Jim Rugg has a fascinating post on his blog spelling out how he made his latest zine, a collection of old comics ads. It starts with an idea and runs through every part of the creation process, including such nuts-and-bolts matters as getting paper and refurbished printer cartridges to cut down the cost. Rugg and collaborator Jason Lex started by pulling out the old comics and picking the best of the ads, then put them together into a PDF.
There were lots of things to consider, including matching the type of paper in the zine to the originals the ads were printed on, and I like it that Rugg came up with the idea for some nice finishing touches during a long-distance run. The post ends with a little something extra — a vintage ad followed by John Porcellino’s comic based on it. It’s a really nice how-I-did-it post with some useful information for would-be self-publishers, and plenty of visual goodies for the rest of us.
This month marks the re-release of Kevin Huizenga‘s Gloriana (originally self-published in 2001, then first collected by Drawn & Quarterly in 2004). The writer/artist recently accepted my invite for an email interview about the new 96-page hardback edition, which includes four stories (The Groceries, The Sunset, The Moon Rose and Basketball). I was particularly pleased to talk to Huizenga about Basketball, given how he notes in the interview working on that story proved “surprisingly emotional for me at the time”. My thanks to Huizenga for taking my questions (and correcting me when I was misinformed with some aspects of my queries).
Tim O’Shea: Back in 2004 Tom Spurgeon interviewed you. At that time you were increasingly using computers with your work, also you discussed with Tom experimenting with the size of your original art (trying to work on larger pages). How large are the pages now that you work with and have you incorporated computers more into your work?
Kevin Huizenga: Readers of your website will be fascinated to hear that I draw at about 150%. As far as computers, doesn’t everyone use them for everything now? I fix and edit in Photoshop and have done so for many years now. I’m pretty sure everyone else does too, but I don’t use tablets or anything like that—it’s still pen and paper. I’ve been using the same scanner since 2000! An Epson. Now that I’ve said that I’m sure it will break tomorrow.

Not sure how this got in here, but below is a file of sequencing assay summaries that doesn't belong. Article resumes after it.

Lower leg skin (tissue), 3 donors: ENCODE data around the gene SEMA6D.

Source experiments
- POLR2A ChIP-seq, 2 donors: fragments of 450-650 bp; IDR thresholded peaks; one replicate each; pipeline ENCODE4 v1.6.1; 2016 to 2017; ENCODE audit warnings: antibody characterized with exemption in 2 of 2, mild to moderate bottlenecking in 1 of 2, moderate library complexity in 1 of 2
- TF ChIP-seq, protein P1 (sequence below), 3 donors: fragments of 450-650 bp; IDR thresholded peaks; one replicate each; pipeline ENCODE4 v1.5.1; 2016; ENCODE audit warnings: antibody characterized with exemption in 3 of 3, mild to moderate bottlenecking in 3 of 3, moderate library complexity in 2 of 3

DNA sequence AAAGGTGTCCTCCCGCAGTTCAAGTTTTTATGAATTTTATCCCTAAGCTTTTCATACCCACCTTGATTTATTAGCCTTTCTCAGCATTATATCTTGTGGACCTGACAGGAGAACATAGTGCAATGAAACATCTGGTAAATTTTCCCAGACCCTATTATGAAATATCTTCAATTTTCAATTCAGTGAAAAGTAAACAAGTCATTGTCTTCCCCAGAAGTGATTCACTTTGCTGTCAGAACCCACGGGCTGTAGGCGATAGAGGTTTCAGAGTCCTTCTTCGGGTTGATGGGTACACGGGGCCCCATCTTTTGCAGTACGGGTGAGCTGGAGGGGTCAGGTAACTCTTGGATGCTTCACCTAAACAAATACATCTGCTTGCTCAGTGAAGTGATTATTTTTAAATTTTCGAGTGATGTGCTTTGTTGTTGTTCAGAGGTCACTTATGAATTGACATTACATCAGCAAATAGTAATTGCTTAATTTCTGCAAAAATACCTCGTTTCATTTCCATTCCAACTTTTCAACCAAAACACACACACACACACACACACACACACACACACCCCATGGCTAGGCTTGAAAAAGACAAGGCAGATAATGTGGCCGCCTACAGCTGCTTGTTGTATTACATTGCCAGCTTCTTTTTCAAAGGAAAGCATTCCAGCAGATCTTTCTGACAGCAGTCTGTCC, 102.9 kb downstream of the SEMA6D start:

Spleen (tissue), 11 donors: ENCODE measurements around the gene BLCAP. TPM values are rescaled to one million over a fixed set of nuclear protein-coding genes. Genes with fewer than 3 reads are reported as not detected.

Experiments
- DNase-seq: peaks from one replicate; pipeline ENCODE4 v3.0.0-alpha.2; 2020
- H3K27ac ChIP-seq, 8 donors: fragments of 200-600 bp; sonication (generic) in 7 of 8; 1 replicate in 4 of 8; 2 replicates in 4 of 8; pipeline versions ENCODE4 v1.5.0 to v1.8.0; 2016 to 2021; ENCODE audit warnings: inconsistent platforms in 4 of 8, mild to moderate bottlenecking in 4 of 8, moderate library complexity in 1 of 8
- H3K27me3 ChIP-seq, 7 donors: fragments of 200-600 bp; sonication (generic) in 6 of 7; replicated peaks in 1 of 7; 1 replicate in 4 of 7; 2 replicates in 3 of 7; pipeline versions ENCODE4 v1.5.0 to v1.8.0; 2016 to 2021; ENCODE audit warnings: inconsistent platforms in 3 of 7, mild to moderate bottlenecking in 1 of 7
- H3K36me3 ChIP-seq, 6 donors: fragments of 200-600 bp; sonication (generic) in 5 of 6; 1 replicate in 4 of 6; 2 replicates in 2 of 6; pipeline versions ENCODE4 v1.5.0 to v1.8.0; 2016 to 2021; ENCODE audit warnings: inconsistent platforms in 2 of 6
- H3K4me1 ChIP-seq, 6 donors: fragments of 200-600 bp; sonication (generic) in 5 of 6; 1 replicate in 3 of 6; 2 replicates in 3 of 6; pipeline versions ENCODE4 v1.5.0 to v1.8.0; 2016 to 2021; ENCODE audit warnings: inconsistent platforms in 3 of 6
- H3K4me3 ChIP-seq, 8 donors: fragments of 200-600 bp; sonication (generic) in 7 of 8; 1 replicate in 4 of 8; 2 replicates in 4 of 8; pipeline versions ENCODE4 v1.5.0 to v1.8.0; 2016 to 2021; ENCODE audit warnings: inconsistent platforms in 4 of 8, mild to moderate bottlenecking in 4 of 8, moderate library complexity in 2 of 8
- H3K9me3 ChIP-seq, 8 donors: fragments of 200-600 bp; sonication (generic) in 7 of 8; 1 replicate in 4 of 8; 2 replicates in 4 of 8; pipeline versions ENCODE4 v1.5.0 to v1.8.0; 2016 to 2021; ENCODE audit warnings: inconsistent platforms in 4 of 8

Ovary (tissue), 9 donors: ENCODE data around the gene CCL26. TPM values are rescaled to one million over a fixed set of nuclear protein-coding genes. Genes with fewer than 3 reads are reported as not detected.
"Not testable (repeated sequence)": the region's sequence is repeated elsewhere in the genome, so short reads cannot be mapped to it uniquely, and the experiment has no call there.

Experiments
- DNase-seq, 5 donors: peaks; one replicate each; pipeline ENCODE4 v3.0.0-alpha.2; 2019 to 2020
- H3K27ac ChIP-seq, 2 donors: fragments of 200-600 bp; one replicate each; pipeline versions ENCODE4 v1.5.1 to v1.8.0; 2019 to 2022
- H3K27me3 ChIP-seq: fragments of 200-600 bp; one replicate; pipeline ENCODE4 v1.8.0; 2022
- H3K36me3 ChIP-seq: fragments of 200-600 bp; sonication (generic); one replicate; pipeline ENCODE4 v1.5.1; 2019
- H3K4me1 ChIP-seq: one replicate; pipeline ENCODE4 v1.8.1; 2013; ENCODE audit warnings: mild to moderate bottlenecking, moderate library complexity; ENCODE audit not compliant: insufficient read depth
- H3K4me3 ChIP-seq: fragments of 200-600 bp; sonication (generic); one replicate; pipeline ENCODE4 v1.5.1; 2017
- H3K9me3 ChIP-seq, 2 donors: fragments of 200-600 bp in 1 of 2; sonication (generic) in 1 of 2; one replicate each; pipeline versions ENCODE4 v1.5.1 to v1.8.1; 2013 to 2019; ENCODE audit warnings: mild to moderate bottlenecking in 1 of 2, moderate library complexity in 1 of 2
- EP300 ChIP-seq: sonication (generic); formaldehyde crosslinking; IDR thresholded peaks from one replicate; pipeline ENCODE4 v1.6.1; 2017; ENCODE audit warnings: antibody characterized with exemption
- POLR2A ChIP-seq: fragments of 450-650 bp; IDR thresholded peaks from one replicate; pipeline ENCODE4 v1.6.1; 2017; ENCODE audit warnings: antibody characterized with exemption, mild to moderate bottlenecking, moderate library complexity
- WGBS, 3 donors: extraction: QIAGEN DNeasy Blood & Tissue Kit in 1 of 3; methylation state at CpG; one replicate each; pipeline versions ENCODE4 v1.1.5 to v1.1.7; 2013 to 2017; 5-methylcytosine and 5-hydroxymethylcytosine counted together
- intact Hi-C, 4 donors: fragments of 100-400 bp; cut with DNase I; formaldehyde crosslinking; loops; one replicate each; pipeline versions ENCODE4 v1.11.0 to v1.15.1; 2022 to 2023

To see what Ao and the Robot 6 crew have been reading, click below …
Creators | Writer Peter David shares a “Fan/Pro Bill of Rights” related to proper behavior at conventions, starting with a “Prime Directive”: “Fans and Pros have the right to be treated by each other with the same courtesy that they themselves would expect to be treated. Fans and Pros who act like jerks abrogate the right to complain when they themselves are treated like jerks.” [Peter David]
Crime | A Denver judge sentenced Aaron Castro to 45 years in prison after Castro pleaded guilty to drug and extortion charges. Prosecutors say he ran a major methamphetamine distribution ring and laundered the profits by buying and selling valuable comics in the collector’s market. [KMGH Denver]
Digital | Robot 6 contributor Graeme McMillan catches an error in Marvel’s press release from last week: Marvel was not the first comics publisher to release an entire line of comics simultaneously in print and digital—Archie Comics was. [Blog@Newsarama]
The featured guests for the third annual Brooklyn Comics and Graphics Festival have been announced, and whoo boy, it’s quite a line-up. And it runs the gamut, too: MAD Magazine legend Jack Davis, book-design kingpin Chip Kidd, The Diary of a Teenage Girl author Phoebe Gloeckner, Asterios Polyp/Batman Year One artist David Mazzucchelli, Providence artcomix vets CF and Brian Ralph, grossout-humor queen Lisa Hanawalt, and minicomics patriarch John Porcellino. An opportunity to encounter Gloeckner live and in person is not to be squandered, folks, and that’s just for starters.
Organized by publisher PictureBox Inc., retailer Desert Island, and scholar Bill Kartalopoulos, this year’s BCGF will take place on Saturday, December 3 from noon to nine at Our Lady of Mt. Carmel Church in Williamsburg, Brooklyn, with programming hosted at the nearby Union Pool. If the last two years are any indication, it’s the alternative comics show to beat.
Hello and welcome to What Are You Reading? Today our special guest is Kelson Vibber, Flash fan and proprietor of the Speed Force blog. To see what Kelson and the Robot 6 crew have been reading, click below.